This law has nothing to do with what age a foreigner must be before being able to apply for a bank loan to buy a house or apartment. The 24 year age limit has to do with residence permits for foreign spouses of Icelanders. It says that foreign spouses of Icelanders who are younger than 24 can no longer automatically get a residence permit solely on the basis of being married to a native.
1) The author mixed up the names of 2 different institutions as well as the people who head them. He said that a meeting on Friday May 21st was held by the Multicultural Centre. There is no such place in Reykjavik. There is an institution called the Intercultural Centre. In fact, the open meeting was held by the Reykjavik Cultural Committee.
2) Later in the article the author gives the name, phone number, and e-mail address of Halldóra Gunnarsdóttir as the contact person This woman does not work at the Intercultural Centre but in fact works at City Hall as an information task manager in the Development and Family Department of the city government.
3) The open meeting about cultural activities had nothing whatsoever to do with the new law about foreigners.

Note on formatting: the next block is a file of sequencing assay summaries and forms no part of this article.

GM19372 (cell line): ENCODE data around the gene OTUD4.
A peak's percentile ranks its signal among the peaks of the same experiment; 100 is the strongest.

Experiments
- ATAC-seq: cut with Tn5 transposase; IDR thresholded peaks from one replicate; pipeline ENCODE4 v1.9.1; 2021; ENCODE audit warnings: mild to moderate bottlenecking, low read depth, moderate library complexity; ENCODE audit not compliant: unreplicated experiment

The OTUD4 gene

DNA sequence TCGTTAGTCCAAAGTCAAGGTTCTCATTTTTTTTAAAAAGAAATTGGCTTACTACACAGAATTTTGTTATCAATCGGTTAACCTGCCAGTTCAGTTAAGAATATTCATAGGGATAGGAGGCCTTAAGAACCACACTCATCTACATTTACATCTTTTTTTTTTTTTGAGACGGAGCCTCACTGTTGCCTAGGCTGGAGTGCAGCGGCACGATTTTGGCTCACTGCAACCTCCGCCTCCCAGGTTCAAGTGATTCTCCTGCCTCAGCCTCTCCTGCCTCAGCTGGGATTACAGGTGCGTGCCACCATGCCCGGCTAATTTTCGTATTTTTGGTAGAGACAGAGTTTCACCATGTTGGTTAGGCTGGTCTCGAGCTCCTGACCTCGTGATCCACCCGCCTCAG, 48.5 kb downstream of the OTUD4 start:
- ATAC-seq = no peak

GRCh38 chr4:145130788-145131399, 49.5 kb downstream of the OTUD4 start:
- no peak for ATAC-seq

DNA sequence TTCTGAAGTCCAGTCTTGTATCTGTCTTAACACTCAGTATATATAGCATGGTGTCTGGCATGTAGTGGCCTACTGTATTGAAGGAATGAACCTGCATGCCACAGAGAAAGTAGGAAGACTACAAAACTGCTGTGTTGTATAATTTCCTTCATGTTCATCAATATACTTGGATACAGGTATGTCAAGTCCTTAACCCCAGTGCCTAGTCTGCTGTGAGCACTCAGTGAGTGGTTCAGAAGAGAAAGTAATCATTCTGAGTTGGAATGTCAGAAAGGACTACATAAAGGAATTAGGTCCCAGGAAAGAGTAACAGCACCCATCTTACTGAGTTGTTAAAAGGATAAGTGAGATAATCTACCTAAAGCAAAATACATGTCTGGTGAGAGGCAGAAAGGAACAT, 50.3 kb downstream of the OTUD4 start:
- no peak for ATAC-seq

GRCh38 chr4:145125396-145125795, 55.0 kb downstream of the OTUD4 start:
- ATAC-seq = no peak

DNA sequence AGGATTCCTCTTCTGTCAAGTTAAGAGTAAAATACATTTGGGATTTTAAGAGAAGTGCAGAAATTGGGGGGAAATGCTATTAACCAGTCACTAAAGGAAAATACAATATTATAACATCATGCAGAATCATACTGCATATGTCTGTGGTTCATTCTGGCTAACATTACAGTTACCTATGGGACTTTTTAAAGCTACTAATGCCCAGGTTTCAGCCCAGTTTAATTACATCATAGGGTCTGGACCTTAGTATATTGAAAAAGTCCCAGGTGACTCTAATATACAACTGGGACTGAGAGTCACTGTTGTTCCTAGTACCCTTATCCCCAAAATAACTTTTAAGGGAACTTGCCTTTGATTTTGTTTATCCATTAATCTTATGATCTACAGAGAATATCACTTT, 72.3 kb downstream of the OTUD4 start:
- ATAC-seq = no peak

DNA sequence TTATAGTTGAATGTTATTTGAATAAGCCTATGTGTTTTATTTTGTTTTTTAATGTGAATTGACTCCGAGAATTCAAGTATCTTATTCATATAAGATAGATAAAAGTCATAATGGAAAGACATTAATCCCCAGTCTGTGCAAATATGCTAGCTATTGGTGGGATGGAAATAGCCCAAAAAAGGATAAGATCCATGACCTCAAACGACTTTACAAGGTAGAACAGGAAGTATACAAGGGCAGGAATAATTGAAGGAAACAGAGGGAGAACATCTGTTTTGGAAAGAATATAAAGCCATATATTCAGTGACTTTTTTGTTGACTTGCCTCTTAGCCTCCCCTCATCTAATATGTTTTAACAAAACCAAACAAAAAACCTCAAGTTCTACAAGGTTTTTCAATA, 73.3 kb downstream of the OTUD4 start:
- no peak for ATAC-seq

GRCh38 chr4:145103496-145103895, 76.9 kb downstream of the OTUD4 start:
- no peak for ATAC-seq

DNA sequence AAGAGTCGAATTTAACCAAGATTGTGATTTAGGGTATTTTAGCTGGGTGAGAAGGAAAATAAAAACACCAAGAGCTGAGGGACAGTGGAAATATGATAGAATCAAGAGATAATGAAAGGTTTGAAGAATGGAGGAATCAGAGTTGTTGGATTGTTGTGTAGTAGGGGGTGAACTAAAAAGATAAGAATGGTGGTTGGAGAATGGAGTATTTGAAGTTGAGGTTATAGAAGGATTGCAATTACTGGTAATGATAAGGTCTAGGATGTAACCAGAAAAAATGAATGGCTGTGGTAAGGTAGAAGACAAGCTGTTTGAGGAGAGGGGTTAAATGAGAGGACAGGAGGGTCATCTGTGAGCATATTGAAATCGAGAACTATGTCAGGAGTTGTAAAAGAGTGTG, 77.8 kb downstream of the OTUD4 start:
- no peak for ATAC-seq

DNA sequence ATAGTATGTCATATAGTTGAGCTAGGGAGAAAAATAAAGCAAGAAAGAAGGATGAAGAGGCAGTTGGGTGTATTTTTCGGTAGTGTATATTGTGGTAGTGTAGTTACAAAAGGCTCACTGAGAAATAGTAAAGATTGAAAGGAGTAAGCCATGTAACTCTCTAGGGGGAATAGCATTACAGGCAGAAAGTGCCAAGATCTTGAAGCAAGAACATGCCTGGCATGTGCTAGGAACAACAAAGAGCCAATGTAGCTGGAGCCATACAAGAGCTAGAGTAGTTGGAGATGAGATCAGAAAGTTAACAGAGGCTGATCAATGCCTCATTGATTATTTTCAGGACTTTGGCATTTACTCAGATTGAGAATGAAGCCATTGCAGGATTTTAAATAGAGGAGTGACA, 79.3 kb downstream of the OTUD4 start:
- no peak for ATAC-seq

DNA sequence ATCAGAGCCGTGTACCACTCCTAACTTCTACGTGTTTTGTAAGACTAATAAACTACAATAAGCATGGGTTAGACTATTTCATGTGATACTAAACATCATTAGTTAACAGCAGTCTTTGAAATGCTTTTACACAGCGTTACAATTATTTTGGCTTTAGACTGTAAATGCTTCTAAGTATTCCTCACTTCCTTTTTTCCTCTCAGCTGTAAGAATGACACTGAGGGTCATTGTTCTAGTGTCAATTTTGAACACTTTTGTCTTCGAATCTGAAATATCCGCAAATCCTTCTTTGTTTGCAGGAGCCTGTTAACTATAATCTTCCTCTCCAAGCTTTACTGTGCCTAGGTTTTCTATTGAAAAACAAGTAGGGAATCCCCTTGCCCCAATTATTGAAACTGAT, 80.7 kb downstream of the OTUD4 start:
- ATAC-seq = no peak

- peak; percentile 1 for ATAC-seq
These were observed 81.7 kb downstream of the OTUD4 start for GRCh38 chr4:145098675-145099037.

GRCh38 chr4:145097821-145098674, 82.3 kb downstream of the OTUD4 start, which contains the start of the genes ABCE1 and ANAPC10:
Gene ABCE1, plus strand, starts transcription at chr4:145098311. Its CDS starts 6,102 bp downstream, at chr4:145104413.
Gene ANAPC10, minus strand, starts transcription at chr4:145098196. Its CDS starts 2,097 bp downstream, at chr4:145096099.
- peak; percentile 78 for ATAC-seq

4) Neither did the Multicultural Carnival which was advertised as being held in first Ingólfstorg and later Lækjartorg and NOT at Stjórnarráð, as mentioned in the article.
I would like to point out that if anyone is interested in more information about services for foreigners, to drop in at the Intercultural Centre on Hverfisgata 18, directly across the street from the National Theatre and pick up the current and back issues of their magazine which has articles in many languages, including English, about foreigners’ services and rights.
Respectfully yours,
Hope Knútsson
chairperson, Multicultural Council
Paul Fontaine-Nikolov responds:
I was pleased to hear that someone was fighting for us, the forgotten Icelanders, when this dreadful set of laws was passed. While I appreciate your clarification on the “age 24” law, I would like to point out:
1) This group was called the “Multicultural centre”, in English, several times in the meeting.The name Halldóra Gunnarsdóttir was given several times at this meeting as the person to contact if any foreigners had any ideas as to how to make Reykjavík more multicultural. I spoke to one Halldóra Gunnarsdóttir about this meeting, told her what was said, and asked if she was indeed the contact person for this group. She confirmed that she was.
2) The open meeting might not have had anything directly to do with the new laws, but the purpose of this meeting – to make Reykjavík more multicultural – is both pertinant and relevent within the context of these new laws especially.
3) They did indeed discuss providing services to foreigners, e.g., a datebase website of every foreigner organisation in Iceland, and not just involving foreigners in more cultural activities, as you assert.
3) In no point in the article did I say that the festival took place at Stjórnaráð. I said that I went to a “meeting” (which ended up being a hoax) at Stjórnaráð, while “the festival set up across the street” – which would be Lækjartorg.
While these laws seek to marginalize, these events seek to include. Aren´t we all working towards the same goals, after all?